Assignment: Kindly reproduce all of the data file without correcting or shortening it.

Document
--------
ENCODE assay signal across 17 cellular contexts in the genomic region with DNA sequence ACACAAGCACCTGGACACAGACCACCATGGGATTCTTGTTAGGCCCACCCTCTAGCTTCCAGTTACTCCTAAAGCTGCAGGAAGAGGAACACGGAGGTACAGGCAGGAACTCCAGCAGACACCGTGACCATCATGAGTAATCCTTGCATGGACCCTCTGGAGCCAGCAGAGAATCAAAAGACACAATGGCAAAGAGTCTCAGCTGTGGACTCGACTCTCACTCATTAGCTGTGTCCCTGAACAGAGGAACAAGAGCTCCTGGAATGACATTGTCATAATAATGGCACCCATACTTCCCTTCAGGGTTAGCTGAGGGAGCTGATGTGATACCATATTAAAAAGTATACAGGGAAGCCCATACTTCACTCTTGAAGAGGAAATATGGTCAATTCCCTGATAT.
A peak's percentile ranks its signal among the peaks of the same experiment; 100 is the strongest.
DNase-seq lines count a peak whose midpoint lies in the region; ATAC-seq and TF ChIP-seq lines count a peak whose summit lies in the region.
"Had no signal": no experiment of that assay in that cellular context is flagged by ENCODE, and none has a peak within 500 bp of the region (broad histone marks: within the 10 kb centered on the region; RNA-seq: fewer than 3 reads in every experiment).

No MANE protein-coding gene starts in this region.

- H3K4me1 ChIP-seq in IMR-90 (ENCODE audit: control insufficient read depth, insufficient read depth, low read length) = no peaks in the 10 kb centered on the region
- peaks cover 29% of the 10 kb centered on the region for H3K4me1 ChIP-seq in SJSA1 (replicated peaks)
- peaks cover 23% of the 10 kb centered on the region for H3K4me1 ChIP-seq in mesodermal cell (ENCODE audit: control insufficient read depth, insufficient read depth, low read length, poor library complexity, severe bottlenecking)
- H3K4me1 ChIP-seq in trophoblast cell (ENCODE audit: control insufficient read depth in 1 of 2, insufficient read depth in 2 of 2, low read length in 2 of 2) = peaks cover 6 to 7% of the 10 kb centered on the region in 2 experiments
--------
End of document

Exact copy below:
ENCODE assay signal across 17 cellular contexts in the genomic region with DNA sequence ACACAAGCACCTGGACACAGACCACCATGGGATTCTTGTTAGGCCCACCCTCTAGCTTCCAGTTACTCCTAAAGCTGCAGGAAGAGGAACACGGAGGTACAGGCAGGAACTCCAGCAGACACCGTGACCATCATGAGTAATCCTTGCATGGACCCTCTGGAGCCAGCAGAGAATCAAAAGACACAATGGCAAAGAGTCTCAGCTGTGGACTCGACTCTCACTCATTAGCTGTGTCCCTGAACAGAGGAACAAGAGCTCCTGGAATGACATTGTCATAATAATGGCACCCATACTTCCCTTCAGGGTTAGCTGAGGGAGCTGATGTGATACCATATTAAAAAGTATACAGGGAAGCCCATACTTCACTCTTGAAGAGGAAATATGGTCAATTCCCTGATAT.
A peak's percentile ranks its signal among the peaks of the same experiment; 100 is the strongest.
DNase-seq lines count a peak whose midpoint lies in the region; ATAC-seq and TF ChIP-seq lines count a peak whose summit lies in the region.
"Had no signal": no experiment of that assay in that cellular context is flagged by ENCODE, and none has a peak within 500 bp of the region (broad histone marks: within the 10 kb centered on the region; RNA-seq: fewer than 3 reads in every experiment).

No MANE protein-coding gene starts in this region.

- H3K4me1 ChIP-seq in IMR-90 (ENCODE audit: control insufficient read depth, insufficient read depth, low read length) = no peaks in the 10 kb centered on the region
- peaks cover 29% of the 10 kb centered on the region for H3K4me1 ChIP-seq in SJSA1 (replicated peaks)
- peaks cover 23% of the 10 kb centered on the region for H3K4me1 ChIP-seq in mesodermal cell (ENCODE audit: control insufficient read depth, insufficient read depth, low read length, poor library complexity, severe bottlenecking)
- H3K4me1 ChIP-seq in trophoblast cell (ENCODE audit: control insufficient read depth in 1 of 2, insufficient read depth in 2 of 2, low read length in 2 of 2) = peaks cover 6 to 7% of the 10 kb centered on the region in 2 experiments